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Some of the best articles on the blog. Typically, these have a picture. It's a low entrance requirement, I know.


March 28, 2011

Review: Good Dog 1x1

Posted on March 28, 2011 | Post a comment | Bookmark and Share

Good Dog

In Canada: Sundays, 8pm ET/MT, HBO Canada

Never let it be said that "What have you been watching this week?" has no effect. Last Friday, MoreTears pointed out that a new Canadian show called Good Dog had escaped my notice (I was on holiday when it started, to be fair) and I should give it a try. Well, I have, so here's a review of the first episode at least.

Now Ken Finkleman is probably a name you won't know unless you're Canadian. Amongst other things, he was the creator of CBC's The Newsroom, which first aired in 1996 and was revived nearly a decade later in 2004. A sort of cross between Larry Sanders, The Office and Drop the Dead Donkey, The Newsroom was a darkly satirical show looking at TV news broadcasting and starred Finkleman as a slightly mild-mannered TV producer called George.

Well, George is back - although this might be a different George altogether, even if he is played by Ken Finkleman and is a TV producer who's obsessed with ratings - in Curb Your Enthusiasm. Hang on, it's not Curb Your Enthusiasm. Maybe it's Lead Balloon?

Because we have here something that's suspiciously like both - so suspiciously, that most of the first episode is about how similar the show is to Curb Your Enthusiasm. Because we're in meta-land here.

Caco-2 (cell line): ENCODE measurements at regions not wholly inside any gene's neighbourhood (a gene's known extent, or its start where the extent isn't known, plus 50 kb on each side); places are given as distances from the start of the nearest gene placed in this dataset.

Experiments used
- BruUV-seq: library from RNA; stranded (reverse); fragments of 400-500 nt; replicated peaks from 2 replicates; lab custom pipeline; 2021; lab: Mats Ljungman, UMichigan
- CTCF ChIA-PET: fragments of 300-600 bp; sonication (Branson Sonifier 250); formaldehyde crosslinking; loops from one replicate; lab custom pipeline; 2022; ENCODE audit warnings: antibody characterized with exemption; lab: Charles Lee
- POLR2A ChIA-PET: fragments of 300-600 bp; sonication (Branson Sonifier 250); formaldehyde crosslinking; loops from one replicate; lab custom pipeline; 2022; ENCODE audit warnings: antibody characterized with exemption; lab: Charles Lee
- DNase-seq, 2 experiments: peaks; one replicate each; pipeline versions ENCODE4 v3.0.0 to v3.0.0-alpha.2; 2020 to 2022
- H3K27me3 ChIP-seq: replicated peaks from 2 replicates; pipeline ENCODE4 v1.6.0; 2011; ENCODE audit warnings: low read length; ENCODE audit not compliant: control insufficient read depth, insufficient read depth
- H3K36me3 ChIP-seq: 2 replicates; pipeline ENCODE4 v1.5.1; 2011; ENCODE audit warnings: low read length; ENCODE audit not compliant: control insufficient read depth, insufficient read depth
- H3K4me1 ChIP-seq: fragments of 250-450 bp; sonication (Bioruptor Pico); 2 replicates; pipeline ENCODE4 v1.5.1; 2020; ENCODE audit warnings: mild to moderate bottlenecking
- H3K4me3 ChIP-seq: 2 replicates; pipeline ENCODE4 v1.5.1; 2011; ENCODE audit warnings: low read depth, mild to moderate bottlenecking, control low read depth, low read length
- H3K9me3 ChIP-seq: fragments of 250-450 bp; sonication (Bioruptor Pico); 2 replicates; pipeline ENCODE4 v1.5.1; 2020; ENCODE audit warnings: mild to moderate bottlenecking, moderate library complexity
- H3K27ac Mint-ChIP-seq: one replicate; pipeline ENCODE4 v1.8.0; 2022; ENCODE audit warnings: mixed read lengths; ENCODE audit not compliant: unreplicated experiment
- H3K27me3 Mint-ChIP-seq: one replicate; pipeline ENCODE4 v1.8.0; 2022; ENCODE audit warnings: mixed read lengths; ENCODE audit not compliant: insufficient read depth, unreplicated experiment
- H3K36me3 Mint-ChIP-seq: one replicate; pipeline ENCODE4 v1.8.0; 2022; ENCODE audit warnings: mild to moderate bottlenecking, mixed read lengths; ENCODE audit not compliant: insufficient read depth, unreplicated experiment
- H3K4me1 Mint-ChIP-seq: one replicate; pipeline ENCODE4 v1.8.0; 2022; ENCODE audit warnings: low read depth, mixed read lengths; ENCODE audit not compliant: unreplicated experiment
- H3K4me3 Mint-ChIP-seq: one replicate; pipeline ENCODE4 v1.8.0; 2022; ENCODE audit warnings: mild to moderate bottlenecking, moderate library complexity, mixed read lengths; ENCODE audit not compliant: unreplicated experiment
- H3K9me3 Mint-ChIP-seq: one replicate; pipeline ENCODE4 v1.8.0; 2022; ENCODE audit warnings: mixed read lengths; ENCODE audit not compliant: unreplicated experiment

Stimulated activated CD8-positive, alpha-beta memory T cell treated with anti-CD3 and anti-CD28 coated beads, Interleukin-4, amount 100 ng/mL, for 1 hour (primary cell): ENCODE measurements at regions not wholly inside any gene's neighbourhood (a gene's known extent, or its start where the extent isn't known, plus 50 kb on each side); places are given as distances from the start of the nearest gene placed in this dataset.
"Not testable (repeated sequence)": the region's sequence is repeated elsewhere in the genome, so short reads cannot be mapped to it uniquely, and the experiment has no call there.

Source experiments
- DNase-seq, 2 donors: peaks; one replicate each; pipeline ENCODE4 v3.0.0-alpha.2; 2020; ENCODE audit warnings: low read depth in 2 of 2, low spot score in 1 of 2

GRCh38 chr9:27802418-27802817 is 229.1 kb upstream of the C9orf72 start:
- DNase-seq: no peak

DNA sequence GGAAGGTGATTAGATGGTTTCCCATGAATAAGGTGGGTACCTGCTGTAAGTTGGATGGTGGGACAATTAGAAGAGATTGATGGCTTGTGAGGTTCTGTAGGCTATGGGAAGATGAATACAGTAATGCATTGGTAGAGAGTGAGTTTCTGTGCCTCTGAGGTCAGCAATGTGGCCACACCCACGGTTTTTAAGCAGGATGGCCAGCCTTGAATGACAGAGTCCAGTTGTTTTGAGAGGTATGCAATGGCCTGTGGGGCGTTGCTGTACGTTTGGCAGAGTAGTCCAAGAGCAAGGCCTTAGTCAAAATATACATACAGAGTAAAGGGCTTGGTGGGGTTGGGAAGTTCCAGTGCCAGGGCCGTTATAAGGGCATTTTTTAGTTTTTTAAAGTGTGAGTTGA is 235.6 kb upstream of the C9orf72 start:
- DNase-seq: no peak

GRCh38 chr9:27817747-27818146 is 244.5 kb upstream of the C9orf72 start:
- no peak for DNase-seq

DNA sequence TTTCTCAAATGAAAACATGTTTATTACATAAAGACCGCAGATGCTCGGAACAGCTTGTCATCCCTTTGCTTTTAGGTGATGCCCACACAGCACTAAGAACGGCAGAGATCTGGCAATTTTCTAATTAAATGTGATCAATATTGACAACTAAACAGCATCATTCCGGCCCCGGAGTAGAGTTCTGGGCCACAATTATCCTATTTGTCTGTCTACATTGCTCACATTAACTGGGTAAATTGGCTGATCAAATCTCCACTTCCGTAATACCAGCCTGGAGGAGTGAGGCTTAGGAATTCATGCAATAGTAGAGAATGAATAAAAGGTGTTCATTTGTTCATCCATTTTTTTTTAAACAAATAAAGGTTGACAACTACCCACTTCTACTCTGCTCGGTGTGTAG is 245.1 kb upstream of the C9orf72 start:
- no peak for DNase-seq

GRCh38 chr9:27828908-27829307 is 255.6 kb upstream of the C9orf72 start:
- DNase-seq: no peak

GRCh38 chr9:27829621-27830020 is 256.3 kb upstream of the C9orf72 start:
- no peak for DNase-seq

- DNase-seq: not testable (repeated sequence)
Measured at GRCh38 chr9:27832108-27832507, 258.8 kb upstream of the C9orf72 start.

See, George the TV producer has this great idea for a reality TV show in which he and his 30-year-old model girlfriend (Lauren Lee Smith - Riley from one season of CSI, as well as things such as The Listener and Mutant X) are the stars. It'll follow him and her around, doing their thing. And that's about the extent of his idea.

As a result, the network is worried. They don't even live together, so how's that going to work? Of course, she can't move in because she has kids and he hates kids, which makes the network worry their relationship won't last. So to get the show on the road, George proposes to his girlfriend and she - and her kids, her dog, her Austrian nanny and her furniture - all move in.

That causes George all manner of grumbles.

If you're in Canada, you can watch some clips of it over here, but if you're not, here's Ken Finkleman talking about the news for 15 minutes, instead.

Continue reading "Review: Good Dog 1x1"

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March 24, 2011

Lost Gems: Hot Metal (1986-1988)

Posted on March 24, 2011 | Post a comment | Bookmark and Share

Hot Metal

Anyone who was around in the 80s will remember the fun Rupert Murdoch brought to the newspaper industry here in England. The move from Fleet Street to Wapping, his acquisition of The Times, his fights with the unions - I'd go on, but it would only depress me.

Such 'fun' was actually ripe for satire and David Renwick and Andrew Marshall, who'd written a previously vicious and satirical sitcom, Whoops Apocalypse, decided they would do the same for the Murdoch press. Made by LWT, Hot Metal (the name given to printing presses by the industry) ran from 1986 and 1988 and followed the fortunes of The Daily Crucible, the world's dull newspaper, after its acquisition by Terence "Twiggy" Rathbone (Robert Hardy). Its editor, Harry Stringer (Geoffrey Palmer), gets 'promoted' to managing editor and a new, more exciting editor found: Russell Spam (Robert Hardy - again. The running gag is, of course, that everyone thinks they're the same person, until they're spotted side by side; but metaphorically, Spam and Rathbone are two sides of the same coin, just as say Kelvin MacKenzie and Rupert Murdoch were).